The broad goal of this project is to contribute for a better understanding of the molecular mechanisms that contribute for rickettsial pathogenesis. Therefore, we aim at (i) evaluate macrophage permissiveness to infection by rickettsial species responsible for mild rickettsioses, (ii) to define (and compare) the extent of host cell modulation by these rickettsial species in two different cell lines with the utmost relevance for in vivo infections (macrophages and endothelial cells), and (iii) to decipher the role of cellular cross-talk for the development of rickettsial pathogenesis. Combined with previous data, we expect that this project will generate a wealth of information on the host cellular pathways manipulated by rickettsial species to establish a successful infection, which will be instrumental for the development of novel targeted approaches in rickettsioses. Furthermore, by combining the knowledge on the ability to survive and proliferate in macrophages with the host manipulation capacity of Rickettsia species with different degrees of pathogenicity for humans, we aim to develop a prediction model of pathogenicity for rickettsial species.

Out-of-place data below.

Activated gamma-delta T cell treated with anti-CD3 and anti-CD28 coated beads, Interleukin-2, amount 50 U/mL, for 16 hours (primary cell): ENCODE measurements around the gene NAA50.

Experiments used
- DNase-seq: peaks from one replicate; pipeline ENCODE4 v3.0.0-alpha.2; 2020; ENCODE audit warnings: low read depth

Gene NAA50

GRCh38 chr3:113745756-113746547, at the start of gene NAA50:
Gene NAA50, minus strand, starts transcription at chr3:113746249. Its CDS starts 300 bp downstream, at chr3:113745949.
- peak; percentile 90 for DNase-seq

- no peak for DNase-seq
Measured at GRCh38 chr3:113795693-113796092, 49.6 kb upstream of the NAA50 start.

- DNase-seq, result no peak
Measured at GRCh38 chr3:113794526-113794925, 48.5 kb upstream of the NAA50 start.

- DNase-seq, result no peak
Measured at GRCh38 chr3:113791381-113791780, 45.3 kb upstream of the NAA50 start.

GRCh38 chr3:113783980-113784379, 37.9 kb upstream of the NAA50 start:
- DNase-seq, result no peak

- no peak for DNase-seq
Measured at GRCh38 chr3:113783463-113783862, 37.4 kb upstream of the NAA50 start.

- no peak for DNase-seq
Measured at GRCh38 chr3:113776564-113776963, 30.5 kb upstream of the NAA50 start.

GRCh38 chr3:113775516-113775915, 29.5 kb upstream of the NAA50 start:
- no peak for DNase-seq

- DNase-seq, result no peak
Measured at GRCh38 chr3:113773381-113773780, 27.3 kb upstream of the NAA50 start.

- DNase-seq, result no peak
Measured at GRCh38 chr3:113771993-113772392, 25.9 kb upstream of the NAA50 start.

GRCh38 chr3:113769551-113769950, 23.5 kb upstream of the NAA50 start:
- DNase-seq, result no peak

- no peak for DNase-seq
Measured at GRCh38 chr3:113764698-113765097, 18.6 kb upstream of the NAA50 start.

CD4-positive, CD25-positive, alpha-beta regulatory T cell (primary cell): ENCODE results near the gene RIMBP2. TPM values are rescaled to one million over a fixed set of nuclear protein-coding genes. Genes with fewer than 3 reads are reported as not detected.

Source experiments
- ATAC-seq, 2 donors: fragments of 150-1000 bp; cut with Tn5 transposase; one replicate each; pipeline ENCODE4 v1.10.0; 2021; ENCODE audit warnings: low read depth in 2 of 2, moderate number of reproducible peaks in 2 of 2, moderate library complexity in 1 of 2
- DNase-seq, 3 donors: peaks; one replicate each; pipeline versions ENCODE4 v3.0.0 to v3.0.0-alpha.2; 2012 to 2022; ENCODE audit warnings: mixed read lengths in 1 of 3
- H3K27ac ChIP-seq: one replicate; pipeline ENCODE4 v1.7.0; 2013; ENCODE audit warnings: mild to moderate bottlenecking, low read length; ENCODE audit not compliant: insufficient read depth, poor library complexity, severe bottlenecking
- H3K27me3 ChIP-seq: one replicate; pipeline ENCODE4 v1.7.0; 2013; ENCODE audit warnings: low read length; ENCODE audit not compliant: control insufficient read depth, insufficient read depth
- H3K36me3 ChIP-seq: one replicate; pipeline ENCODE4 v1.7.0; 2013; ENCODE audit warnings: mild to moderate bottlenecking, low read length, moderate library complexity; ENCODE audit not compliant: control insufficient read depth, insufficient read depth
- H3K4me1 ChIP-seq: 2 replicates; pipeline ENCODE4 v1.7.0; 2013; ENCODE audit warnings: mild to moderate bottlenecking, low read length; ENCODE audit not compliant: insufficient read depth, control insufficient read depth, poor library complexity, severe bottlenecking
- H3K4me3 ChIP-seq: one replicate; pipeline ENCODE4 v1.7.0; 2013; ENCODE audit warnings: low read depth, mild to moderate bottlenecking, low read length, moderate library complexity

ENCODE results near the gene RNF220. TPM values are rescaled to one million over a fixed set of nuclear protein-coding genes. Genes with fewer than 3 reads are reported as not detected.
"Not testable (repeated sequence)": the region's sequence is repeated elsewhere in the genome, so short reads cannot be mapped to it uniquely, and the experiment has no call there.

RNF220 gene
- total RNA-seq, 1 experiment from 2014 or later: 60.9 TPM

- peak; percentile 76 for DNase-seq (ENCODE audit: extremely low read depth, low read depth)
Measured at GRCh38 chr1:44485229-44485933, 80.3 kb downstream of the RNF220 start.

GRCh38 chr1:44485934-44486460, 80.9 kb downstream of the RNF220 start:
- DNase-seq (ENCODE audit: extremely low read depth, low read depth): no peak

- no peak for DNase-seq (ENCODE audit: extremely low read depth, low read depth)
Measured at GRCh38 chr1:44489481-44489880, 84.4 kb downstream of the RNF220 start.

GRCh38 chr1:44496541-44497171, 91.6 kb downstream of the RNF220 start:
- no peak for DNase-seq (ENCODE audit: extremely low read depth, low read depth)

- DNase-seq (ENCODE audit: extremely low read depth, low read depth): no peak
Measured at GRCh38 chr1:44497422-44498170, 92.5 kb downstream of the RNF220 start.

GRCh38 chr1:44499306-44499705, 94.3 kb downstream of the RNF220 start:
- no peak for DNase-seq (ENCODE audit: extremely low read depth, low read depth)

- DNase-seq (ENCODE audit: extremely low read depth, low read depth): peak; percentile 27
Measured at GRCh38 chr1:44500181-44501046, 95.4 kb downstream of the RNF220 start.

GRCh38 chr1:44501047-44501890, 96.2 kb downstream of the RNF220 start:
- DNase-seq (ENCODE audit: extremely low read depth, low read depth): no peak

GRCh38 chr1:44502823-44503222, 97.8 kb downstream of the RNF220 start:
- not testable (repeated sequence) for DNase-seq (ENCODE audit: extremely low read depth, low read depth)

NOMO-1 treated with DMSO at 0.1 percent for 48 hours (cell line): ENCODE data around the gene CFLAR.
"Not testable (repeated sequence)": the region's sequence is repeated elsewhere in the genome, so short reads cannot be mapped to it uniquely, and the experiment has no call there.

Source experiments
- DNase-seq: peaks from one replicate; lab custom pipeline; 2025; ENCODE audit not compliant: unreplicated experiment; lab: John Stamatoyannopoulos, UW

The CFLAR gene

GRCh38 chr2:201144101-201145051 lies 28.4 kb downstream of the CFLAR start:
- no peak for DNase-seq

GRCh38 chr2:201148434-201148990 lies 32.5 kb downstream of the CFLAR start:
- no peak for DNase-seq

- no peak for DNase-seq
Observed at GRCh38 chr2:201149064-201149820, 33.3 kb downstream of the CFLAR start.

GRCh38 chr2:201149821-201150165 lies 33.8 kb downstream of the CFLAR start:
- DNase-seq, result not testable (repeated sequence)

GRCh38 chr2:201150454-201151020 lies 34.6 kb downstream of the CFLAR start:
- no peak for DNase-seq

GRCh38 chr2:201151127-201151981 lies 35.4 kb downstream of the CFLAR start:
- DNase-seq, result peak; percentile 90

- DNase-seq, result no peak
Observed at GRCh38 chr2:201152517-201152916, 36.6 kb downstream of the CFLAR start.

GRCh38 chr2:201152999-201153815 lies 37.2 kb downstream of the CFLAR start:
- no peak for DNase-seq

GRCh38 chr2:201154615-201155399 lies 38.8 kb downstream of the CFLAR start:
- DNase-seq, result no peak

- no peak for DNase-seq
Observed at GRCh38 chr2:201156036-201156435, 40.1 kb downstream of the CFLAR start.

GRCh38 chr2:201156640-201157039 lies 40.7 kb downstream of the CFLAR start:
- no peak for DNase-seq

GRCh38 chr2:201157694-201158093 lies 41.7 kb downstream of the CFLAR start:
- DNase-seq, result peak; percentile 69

The goal of the study is to understand the extent of host cell modulation by rickettsial species responsible for mild rickettsioses and to decipher the role of cellular cross-talk in rickettsial pathogenesis.
ESCMID Research Grant 2020